On the Little League diamonds of Santa Monica, the great American pastime clashes almost nightly with a great American problem--homelessness.
It’s a bad mix, parents and league officials say.
“I feel sorry for the homeless, but I feel sorry for the children who are put at risk,” said Diana Doyle.
Doyle is one of many parents who are complaining to the city about a growing number of homeless people camping this spring at Memorial Park, where the Santa Monica Little League has played since 1950. League officials say they were warned by city officials even before the season began to be on the lookout for guns, criminals and drugs.
“I feel a lump in my throat when (my son) has to walk through there alone,” said another mother, Susan Kleisley. “It’s not a nice, safe environment for Little League kids.”
Homeless people disagree, saying Little League parents would simply rather ignore the appearance--and plight--of the poor. Said one homeless man: “We’re reminders to them that they could be here on the streets anytime.”
The conflict at Memorial Park, located about a mile from the ocean on Olympic Boulevard, is the latest flare-up in this liberal city’s longstanding battle over the impact of homelessness on the rest of the residents.
Parents have long complained that most parks are generally unusable by their children. To many, encroaching on the Little League is the last straw.
No one has been hurt, but a few parents have complained to police that their kids often encounter homeless people in the park’s public restrooms, and on a few occasions have been hassled by them. Homeless people also wander onto the field during games and practices, sleep under the bleachers and urinate in full view of the children, league officials say, and drug dealing and drunkenness are a common sight.
One night, during an adult softball game, a transient man brandished a gun when he was asked to leave the field.
“The whole memory of their youth will be of playing baseball on a Skid Row baseball field,” said Larry Mollin, the league’s president. “Does anybody care about the next generation of Santa Monica kids?”
Mollin, who presides over a league that has almost 1,000 players, blames the problem on city policies that he terms pro-homeless. “The city is strangled by its homeless policies and the kids are losing,” he said.
When he complained to police before the start of the season, Mollin was informed in writing that his problem was “of a political nature” and could not be resolved by them.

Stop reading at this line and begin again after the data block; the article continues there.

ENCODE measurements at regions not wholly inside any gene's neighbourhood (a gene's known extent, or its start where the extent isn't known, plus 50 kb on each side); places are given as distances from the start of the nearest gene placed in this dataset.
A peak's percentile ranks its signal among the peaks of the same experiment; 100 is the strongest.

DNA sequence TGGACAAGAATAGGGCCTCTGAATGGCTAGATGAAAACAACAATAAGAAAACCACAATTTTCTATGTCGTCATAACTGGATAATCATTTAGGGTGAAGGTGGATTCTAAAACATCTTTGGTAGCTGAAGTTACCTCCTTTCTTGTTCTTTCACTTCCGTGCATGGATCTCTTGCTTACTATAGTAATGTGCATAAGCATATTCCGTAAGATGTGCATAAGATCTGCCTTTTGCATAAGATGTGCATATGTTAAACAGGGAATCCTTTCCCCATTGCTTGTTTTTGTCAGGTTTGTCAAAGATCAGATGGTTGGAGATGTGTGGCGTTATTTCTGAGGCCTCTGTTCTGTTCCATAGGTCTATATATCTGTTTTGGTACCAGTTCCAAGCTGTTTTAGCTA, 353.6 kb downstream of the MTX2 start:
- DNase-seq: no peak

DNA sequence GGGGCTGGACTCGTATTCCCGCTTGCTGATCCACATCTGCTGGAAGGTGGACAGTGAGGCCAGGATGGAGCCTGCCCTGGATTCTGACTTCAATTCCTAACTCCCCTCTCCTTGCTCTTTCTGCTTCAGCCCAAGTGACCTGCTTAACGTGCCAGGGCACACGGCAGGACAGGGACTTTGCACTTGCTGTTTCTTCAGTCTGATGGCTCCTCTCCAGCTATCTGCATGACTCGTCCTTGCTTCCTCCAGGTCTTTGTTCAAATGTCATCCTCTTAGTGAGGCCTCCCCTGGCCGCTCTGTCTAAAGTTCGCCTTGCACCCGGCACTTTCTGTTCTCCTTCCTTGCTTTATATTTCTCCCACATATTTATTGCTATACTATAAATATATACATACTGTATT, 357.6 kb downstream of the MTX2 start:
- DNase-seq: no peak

City officials say they are doing everything they can to monitor the parks, but concede that the homeless population in Memorial Park has risen of late. Between 35 and 70 transients a night stay there. Some sleep on the tennis courts. The small park has several baseball fields, a gymnasium, a playground and a grassy area. The homeless count is up at Memorial because two other city parks where homeless people tend to congregate are closed for renovation.
Additionally, Memorial Park has showers open in the evenings and the city’s only public bathrooms open around the clock. The bathrooms were opened as part of a deal made with homeless people last summer to get them to end a months-long protest at City Hall.
Santa Monica is building a 100-bed homeless shelter as part of its periodic efforts to address the conflicts involving homeless people and residents who say their parks have been taken over by transients.
In a few months, when the shelter is up and running, the City Council plans to enforce a ban on transients living in the parks. This represents the latest in a series of crackdowns that have so far failed to make a dent in the problem.
At Memorial Park on Thursday night, park rangers and police officers were out in full force, responding to a spate of complaints by Little League parents.
The scene at the park was of a city divided.
The Little League fields, on the 16th Street side of the park, looked like a Norman Rockwell tableau. There, the first-place Padres were playing the Mets, their parents cheering or groaning with each crack of the bat.
The players’ younger siblings hopped up and down on the bleachers. One small boy in an oversized baseball cap stood on tiptoes to reach the counter at the snack stand, where hot dogs went for a buck.
“We love this world,” said Mollin, a television producer and writer. “It’s magical here.”
At the other end of the park milled dozens of homeless men and women, surrounded by their bedraggled belongings. A Santa Monica police officer, on his last night on the homeless detail, was hosting a barbecue for the park regulars.
A lone baseball player and his coach sat among them. The player was David Greenberg, whose mother, Asha, a Santa Monica city councilwoman, ran on a public safety platform two years ago that she is still trying to implement.
The coach was waiting with David until his mother arrived. Because of safety concerns, the league insists on this. Whenever possible, players are escorted to the bathrooms and some parents say they try to avoid the area where the homeless congregate.
A group of homeless people playing dominoes at a picnic table said the parents’ fears were unfounded. “Nobody bothers those people,” said a gray-haired woman named Sandy as she slapped down her tile. “They just don’t like the looks of us.”
Santa Monica Police Sgt. Gary Gallinot said many of the homeless people at Memorial Park are harmless, although some of them complained to him recently that a few rowdy sorts had joined them recently.
Some of the parents at the park that night said they had no problems with the homeless population there.
Another family reported that one homeless man comes to Memorial Park during the games on their account.
His name is Doc. He spends every night in an alley next to Brian Bourget’s business, cleaning up after himself in the morning.
In the evenings, Doc sometimes comes to the park to root for Bourget’s son, a third baseman for the Padres.